A new Rasmussen survey found the generic "Tea Party" ticket out-polling Republicans in a three way ballot test, with 23 percent of the vote to the GOP's 18 percent. The news reverberated across the blogosphere, as commentators on the right debated what it means for the Republican Party.
- Small Government Conservatives Are Fed Up Reason Magazine's Peter Suderman says the survey "underlines what we already knew about the American right--that its energy is not with the Republican party, but with dissident limited-government activists fed up with the two-party system, and in particular with a GOP they no longer trust."
- Don't Leave the GOP Hot Air's Ed Morrissey says the GOP should co-opt the platform of the Tea Party movement. "The key in 2010 is to have the GOP represent the Tea Party brand, and the only way to do that is to firmly insist on fiscal restrain and reduction of government as the platform for the election. The Right needs to put aside all of its usual hobby horses and focus on the message from the Tea Party movement."
- GOP Is On Life Support Tim Mak of Frum Forum says the GOP could be overtaken by the Tea Party if it doesn't shape up. "This is a wakeup call for GOP leaders: they will need to find a way to capture the energy of the Tea Party movement, or else be deluged by it."
- It's Not About Third Parties, It's About Limited Government Robert Stacy McCain of The Other McCain blog warns that the survey doesn't mean the Tea Party movement would be successful as a political party. "This does not mean that an actual third-party movement would be a viable option for disaffected conservatives. It merely points out how important it is that the Republican Party take seriously the limited-government sensibilities of the Tea Party movement."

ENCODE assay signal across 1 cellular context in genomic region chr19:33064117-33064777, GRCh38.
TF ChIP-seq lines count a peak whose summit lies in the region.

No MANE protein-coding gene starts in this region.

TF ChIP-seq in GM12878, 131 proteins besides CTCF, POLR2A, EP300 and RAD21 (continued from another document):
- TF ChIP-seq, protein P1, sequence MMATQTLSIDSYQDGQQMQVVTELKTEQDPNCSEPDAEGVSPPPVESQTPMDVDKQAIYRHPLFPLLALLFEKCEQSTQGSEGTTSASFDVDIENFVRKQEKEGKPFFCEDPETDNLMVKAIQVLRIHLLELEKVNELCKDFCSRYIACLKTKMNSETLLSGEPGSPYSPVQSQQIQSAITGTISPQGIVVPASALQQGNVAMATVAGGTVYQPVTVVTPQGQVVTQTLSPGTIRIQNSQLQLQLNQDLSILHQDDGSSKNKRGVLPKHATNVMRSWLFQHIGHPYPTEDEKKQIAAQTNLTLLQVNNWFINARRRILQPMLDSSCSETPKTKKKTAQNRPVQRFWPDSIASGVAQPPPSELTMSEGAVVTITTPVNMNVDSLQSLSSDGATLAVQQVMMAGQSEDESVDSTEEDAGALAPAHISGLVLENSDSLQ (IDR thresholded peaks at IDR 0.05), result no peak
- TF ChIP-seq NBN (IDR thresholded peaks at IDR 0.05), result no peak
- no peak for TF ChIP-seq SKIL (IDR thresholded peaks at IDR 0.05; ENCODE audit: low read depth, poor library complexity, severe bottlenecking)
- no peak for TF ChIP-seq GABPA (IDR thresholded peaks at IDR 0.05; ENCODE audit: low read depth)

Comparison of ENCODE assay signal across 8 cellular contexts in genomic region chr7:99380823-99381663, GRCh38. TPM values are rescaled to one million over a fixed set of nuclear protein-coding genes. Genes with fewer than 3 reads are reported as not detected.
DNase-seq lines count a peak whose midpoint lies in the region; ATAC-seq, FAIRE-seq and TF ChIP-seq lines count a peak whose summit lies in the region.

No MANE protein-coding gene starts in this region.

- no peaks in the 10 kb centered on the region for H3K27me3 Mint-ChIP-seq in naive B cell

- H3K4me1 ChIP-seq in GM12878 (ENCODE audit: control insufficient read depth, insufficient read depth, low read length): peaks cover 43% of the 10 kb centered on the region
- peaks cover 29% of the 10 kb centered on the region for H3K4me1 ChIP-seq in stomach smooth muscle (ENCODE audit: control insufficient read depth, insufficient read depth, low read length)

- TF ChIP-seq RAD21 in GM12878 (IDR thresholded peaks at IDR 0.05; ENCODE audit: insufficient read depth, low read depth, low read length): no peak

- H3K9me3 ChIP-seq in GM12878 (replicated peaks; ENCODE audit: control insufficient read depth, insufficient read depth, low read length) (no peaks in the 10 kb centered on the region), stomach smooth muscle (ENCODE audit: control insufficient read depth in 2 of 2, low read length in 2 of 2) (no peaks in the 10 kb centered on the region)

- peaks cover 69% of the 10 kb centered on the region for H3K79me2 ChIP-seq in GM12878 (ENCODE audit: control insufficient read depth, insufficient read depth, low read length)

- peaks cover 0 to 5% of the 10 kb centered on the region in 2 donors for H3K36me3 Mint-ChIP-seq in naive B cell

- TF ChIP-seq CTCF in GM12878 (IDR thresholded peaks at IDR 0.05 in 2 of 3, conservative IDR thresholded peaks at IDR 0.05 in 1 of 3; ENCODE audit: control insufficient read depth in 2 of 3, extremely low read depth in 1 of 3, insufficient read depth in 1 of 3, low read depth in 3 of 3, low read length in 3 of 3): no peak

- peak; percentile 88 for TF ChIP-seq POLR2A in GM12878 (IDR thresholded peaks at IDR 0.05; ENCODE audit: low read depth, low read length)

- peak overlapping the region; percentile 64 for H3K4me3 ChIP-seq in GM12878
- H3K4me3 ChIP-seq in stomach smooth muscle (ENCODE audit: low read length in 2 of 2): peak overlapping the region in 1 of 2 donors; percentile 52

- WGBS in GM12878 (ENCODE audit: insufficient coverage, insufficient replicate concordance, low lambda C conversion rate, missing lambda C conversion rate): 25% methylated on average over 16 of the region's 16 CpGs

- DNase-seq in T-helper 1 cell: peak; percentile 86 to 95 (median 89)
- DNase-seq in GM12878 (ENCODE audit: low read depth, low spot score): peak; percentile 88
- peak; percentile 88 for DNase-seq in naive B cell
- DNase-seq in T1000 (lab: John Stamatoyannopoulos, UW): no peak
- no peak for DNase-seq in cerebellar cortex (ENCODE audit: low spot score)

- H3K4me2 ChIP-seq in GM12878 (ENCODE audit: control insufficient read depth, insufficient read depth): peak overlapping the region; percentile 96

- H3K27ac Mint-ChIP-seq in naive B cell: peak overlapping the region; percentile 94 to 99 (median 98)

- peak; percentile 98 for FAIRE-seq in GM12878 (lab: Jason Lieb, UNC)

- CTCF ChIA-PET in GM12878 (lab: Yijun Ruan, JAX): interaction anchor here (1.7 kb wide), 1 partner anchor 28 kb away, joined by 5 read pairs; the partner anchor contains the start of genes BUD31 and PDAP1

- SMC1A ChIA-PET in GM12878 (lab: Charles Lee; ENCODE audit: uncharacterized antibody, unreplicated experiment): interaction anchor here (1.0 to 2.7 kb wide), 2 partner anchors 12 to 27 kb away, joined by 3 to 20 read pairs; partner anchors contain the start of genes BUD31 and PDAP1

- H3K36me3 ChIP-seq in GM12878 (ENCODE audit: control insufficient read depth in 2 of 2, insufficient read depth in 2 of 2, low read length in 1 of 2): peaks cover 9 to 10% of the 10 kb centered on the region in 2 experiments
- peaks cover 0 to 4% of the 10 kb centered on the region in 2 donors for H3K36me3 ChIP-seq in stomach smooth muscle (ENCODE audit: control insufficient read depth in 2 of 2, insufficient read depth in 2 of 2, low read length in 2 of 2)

- The GOP Is Dead Eric Odom of the Tax Day Tea Party blog says " the GOP base IS the liberty movement. And right now, that base has left the party."
- It's Only Temporary The Washington Independent's David Weigel thinks the recession is making Americans more fiscally minded than usual. "Fiscal conservatism, sure, but a lot of that is only in the context of a recession, with people grasping for economic answers. The anti-immigration surge happened in a similar context, with average voters breaking from party orthodoxy to demand answers to a problem that they didn't really have ideological answers for."
This article is from the archive of our partner The Wire.
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